A Short History of the Mikvah
at Menorah Park
Until 1978, the San Francisco Jewish community used the Mikvah at Temple B’nai David, located at 3535 19th Street, which was built in 1908. As Jews moved out of the Mission District in the 1960s and 1970s, the B’nai David congregation shrunk and by the late 1970s, the only services held at B’nai David were on the High Holy Days. Concurrently, the physical condition of the synagogue and Mikvah deteriorated.
The Mikvah Society of San Francisco was formed on March 9, 1978, by Ava Brand, Rebbitzin Isabel Lipner, and Rebbitzin Erna Sparer. Ava Brand has been the leading force in the Mikvah operation since its opening.
Rabbi Brian Lurie of the Jewish Community Federation of San Francisco worked with the team developing Menorah Park, a 151-apartment HUD Section 8 building. While Menorah Park contributed the physical space, the funds for the creation of the Mikvah facility was financed partly by the proceeds from the sale of Temple B’nai David. Additional funds were raised by the Mikvah Society of San Francisco.
The San Francisco Mikvah was designed by Carmeli Adahan, who worked closely with Rabbi Jacob Traub of Congregation Adath Israel. Rabbi Chanania Yomtov Lipa Deutsch,* a Holocaust survivor who dedicated his life to building Mikva’ot in U.S. communities, came to San Francisco from New York to supervise the design and the pouring of the cement for the Mikvah.
* Rabbi Chanania Yomtov Lipa Deutsch, the Helmetzer Rebbe
Rabbi C.Y.L. Deutsch, commonly known as the Helmetzer Rebbe, was affiliated with the Satmar Hassidic sect and had been serving as Rabbi of Helmetz, Hungary in the years following WWII. An erudite scholar, he had a particular expertise in the laws of Mikva’ot. Upon arriving in the US in 1949, he established a congregation and bet Midrash in Cleveland, OH and shortly thereafter went on a veritable campaign by touring Jewish communities around the country and identifying community Mikva’ot that he deemed were not in accordance with Halakha.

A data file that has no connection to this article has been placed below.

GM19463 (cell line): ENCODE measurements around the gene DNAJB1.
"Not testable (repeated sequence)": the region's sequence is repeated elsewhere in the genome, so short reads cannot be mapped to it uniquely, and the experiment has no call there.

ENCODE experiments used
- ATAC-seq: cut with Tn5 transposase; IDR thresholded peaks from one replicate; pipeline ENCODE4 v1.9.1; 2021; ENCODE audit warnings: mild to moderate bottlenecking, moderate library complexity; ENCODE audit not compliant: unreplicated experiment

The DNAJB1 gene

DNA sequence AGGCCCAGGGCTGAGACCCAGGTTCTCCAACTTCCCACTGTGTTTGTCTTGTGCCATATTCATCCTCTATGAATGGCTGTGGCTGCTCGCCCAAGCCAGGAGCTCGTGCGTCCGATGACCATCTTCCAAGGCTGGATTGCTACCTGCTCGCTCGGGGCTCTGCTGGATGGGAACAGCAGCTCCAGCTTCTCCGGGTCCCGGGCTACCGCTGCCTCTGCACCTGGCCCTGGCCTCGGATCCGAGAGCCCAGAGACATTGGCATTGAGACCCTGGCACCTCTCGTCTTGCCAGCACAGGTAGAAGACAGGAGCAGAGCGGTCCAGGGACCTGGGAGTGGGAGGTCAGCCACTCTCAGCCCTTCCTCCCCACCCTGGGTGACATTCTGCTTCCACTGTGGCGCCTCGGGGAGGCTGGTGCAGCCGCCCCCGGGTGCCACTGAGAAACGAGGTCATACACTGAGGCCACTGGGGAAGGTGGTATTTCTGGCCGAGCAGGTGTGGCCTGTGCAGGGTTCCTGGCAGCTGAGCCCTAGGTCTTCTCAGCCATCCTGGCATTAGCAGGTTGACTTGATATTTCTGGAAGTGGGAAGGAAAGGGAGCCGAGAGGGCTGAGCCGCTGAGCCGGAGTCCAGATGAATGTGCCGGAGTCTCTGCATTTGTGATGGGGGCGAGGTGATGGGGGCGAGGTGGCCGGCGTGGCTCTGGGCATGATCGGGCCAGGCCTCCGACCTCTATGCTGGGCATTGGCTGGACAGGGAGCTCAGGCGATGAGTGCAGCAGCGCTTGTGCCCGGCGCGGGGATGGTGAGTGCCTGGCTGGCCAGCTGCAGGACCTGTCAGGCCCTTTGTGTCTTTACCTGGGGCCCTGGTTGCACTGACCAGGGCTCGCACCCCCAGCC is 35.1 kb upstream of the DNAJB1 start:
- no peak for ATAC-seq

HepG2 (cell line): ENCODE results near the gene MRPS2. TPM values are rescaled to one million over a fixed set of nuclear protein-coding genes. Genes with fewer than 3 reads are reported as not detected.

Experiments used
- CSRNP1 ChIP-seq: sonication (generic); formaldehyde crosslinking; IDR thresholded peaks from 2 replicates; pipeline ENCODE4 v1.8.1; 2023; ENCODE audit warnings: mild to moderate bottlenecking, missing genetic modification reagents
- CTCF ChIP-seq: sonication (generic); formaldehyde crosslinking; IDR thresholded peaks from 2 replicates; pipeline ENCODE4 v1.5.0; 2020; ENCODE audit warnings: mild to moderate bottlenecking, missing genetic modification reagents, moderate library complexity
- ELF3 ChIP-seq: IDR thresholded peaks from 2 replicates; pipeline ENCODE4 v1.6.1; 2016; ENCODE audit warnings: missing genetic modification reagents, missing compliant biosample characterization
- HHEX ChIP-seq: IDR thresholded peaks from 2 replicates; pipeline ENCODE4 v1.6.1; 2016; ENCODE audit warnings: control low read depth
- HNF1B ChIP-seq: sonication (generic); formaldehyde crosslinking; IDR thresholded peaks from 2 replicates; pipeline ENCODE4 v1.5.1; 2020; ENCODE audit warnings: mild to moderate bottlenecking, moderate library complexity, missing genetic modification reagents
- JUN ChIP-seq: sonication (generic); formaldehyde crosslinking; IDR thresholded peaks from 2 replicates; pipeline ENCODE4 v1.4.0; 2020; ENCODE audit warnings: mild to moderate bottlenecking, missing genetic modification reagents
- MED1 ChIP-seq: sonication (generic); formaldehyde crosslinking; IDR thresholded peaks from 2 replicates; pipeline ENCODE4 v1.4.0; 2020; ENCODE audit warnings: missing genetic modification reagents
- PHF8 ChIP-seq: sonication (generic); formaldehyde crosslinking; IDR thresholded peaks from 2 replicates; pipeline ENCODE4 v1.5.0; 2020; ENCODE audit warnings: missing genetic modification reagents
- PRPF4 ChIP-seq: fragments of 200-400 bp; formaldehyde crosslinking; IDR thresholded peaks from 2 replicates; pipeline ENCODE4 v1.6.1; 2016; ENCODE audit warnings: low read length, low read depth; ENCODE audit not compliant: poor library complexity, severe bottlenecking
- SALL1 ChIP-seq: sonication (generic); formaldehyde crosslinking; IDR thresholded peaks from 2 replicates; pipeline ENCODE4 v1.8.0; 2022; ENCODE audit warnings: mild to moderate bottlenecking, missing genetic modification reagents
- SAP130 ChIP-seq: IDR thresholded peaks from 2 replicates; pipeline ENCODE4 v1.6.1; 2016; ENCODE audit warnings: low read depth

He sought to convince those communities to make improvements that would bring their Mikva’ot in line with higher standards of kashrut. By 1954, he had repaired or helped build more than 40 Mikva’ot. By 1956 it was reported that he had helped repair or construct 59 Mikva’ot. By the end of his life in 1990, that number grew to nearly 200 Mikva’ot throughout Europe, North and South America, Australia, and South Africa.
Learn more in this J article, Demystifying the Mikvah.
About this Website
This website is the result of a collaboration between Ava Brand, Betsy Eckstein, Chani Zarchi, Rabbi Jessica Zimmerman Graf, Joan Levison, and Ellen Tobe. Special thanks also go to Rabbi Batshir Torchio and Rabbi Lavey Derby for their input and editorial assistance.
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